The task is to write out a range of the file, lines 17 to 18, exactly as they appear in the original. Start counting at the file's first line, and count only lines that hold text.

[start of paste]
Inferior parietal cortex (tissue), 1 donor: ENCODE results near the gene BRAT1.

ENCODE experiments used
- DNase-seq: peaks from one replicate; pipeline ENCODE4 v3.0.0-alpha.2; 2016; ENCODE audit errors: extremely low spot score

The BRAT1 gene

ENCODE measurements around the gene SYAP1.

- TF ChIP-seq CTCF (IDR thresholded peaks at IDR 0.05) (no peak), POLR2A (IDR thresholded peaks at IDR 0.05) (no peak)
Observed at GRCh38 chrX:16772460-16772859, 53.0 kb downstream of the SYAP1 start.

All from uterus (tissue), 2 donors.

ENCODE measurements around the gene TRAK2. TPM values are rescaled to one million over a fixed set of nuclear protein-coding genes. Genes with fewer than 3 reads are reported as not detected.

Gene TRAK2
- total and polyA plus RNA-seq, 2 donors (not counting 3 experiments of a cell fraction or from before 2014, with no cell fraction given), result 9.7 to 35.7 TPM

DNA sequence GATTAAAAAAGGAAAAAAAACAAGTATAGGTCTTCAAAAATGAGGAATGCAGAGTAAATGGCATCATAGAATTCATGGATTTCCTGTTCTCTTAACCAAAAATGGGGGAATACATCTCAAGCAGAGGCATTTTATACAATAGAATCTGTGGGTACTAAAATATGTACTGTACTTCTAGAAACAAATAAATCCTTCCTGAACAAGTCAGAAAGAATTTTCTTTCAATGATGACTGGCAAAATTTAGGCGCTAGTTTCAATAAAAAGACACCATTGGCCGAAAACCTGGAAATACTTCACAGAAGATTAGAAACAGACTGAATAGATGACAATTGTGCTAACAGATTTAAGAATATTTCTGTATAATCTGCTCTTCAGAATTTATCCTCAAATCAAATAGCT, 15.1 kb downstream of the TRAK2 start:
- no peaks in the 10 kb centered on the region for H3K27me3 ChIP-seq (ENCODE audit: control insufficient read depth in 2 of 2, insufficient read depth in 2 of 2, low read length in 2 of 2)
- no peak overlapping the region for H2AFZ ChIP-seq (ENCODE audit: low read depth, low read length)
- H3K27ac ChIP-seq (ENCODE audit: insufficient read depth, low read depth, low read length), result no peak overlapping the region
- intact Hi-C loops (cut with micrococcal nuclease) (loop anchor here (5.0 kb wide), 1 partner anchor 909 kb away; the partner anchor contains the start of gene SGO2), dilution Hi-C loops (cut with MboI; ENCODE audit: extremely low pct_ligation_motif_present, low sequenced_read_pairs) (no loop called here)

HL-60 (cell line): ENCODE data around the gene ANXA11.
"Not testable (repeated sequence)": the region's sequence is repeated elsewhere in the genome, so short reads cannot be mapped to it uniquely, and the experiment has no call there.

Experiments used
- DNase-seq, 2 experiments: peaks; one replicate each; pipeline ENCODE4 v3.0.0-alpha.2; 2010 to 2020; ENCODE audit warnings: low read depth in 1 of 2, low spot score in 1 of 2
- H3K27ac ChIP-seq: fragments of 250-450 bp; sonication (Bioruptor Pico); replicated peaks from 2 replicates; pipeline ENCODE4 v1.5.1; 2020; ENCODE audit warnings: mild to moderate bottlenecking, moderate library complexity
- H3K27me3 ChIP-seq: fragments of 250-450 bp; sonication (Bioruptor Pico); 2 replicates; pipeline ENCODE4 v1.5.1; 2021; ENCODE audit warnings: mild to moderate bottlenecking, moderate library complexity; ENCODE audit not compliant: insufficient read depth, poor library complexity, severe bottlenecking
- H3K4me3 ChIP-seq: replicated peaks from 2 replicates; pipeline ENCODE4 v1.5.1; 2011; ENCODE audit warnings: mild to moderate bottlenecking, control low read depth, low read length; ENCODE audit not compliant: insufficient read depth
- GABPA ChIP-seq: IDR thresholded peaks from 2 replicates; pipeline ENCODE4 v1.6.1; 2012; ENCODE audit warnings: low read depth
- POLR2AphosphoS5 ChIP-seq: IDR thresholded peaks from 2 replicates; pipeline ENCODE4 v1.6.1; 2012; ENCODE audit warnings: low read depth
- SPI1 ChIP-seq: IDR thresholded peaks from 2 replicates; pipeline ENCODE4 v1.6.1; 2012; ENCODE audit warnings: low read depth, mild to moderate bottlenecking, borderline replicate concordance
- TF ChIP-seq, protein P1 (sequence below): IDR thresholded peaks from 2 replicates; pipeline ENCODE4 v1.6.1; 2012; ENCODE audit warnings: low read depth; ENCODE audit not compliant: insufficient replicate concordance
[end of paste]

HL-60 (cell line): ENCODE data around the gene ANXA11.
"Not testable (repeated sequence)": the region's sequence is repeated elsewhere in the genome, so short reads cannot be mapped to it uniquely, and the experiment has no call there.